This is a corrected version of this story.
In the budget he's proposed for the coming school year, Rochester schools Superintendent Bolgen Vargas lays out a longer-term vision that marks a clear shift from the past. While the goals and priorities are the same as many of his predecessors’, Vargas is trying a different approach to some old and persistent issues.
The problem is it could be years before we know if he is on the right path to finally turning around the beleaguered city school district.
Similar to prior superintendents, Vargas has made improving student achievement and increasing parent involvement his highest priorities. He has divvied up a $728 million budget to expand instruction time in core subjects by 43 minutes in all elementary schools and longer days in 10 schools. He’s redirecting teachers out of special assignments and back to the classrooms, and he’s adding reading teachers.
Vargas is also emphasizing early childhood education. He wants to offer full-day universal pre-K and shrink the classroom size for grades K-3.
To entice students to come to school, Vargas plans to greatly increase athletic activities. And he wants to add more arts and music programs.
To help entice parents to get involved, Vargas has made a commitment to neighborhood schools.
But despite a shift in strategies, it won’t be easy for Vargas to implement his grand plan.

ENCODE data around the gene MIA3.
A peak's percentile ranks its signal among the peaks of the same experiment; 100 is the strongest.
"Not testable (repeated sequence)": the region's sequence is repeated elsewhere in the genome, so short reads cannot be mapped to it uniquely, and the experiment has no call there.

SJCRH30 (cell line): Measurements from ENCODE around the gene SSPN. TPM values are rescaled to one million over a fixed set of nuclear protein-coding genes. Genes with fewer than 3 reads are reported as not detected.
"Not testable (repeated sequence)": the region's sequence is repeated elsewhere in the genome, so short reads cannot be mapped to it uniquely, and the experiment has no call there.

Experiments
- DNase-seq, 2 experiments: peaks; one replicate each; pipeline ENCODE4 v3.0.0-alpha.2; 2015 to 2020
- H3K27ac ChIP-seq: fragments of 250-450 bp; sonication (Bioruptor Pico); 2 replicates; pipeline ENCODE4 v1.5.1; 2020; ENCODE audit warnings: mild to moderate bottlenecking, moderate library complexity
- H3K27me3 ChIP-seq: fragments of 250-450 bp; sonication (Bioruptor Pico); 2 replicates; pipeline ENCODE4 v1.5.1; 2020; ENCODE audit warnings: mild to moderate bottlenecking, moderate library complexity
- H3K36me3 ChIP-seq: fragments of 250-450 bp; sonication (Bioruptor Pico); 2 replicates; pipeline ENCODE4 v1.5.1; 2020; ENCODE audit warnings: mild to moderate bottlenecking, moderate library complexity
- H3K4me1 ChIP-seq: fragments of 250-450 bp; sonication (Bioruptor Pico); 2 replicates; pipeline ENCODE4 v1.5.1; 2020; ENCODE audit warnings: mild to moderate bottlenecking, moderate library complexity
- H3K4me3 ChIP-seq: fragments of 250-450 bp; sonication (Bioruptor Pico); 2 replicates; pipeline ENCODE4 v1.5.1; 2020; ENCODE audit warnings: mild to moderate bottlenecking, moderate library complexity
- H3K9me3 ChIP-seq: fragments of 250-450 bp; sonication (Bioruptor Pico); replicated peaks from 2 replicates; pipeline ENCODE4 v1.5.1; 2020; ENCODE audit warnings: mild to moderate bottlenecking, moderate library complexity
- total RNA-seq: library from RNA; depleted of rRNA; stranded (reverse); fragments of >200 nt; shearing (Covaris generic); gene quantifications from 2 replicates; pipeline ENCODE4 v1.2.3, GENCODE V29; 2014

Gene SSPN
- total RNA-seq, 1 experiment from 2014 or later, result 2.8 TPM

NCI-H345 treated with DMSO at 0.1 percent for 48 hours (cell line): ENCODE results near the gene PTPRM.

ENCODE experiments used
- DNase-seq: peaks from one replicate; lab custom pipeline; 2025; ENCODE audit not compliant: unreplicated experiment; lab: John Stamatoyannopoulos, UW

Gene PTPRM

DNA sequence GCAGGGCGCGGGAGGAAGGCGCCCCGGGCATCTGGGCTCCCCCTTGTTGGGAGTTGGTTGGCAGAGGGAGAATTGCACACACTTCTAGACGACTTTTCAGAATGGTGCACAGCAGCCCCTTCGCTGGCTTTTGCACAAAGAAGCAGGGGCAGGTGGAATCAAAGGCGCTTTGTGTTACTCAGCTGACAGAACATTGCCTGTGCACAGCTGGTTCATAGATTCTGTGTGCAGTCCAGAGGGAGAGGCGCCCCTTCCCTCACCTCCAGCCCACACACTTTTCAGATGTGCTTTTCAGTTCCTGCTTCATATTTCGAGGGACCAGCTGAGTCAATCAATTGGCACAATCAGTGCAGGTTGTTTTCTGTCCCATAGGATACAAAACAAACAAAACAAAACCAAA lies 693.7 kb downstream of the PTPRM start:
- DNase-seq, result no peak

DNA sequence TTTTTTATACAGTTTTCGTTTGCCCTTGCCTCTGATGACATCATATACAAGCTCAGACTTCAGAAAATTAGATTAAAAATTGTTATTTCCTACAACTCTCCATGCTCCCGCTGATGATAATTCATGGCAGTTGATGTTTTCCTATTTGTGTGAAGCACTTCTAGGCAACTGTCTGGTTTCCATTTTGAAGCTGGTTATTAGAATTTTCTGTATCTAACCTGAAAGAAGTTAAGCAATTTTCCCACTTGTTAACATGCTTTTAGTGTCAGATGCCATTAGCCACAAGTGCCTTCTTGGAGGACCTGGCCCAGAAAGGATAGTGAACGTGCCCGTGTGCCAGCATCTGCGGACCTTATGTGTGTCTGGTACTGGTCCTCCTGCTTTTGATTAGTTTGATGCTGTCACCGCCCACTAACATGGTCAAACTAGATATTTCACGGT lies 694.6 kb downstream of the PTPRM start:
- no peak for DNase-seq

For starters, his plan to fill a $50.2 million budget gap in the coming school year depends heavily on some big assumptions. Governor Cuomo has included in the state budget a scheme for giving cities and school districts some relief from soaring pension costs, but the component is under scrutiny by legislators in both houses; Vargas is counting on about $17.2 million in savings from the governor’s plan.
Even more troubling is $17.2 million he says can be saved through operational efficiencies. That’s an enormous figure to pull from consolidating programs and reducing the number of teacher and clerical substitutes. Vargas also plans to revamp how special education services are provided and the controversial in-house suspension program started under former Superintendent Jean-Claude Brizard.
Vargas says there will be few if any teacher layoffs. And even though more teachers will be reporting to classrooms in this budget, about 300 full-time teaching positions will not be filled due to attrition.
But the plan Vargas has cobbled together to close next year’s budget gap isn’t his biggest challenge; some problems are more systemic. For example, the district will lose about 1,000 students next year, with about 500 moving to area charter schools. It’s a trend that doesn’t show any sign of easing, which makes it extremely difficult to plan for the district’s staff and space requirements.
Vargas says he plans to launch a campaign to promote city schools to suburban parents as a way of stopping the decline in enrollment, but that’s highly speculative.
Vargas also has to implement the far more rigorous common core curriculum with this budget, which could require even more resources. He has already lowered expectations for student achievement, arguing that students and teachers will be working harder than ever but graduation rates and test scores could stagnate.
While Vargas crafted the current year’s budget, the 2013 to 2014 budget clearly puts his thumbprint on the city school district. And the district's critics will soon want to see more in the way of immediate results from an annual budget that’s approaching $1 billion.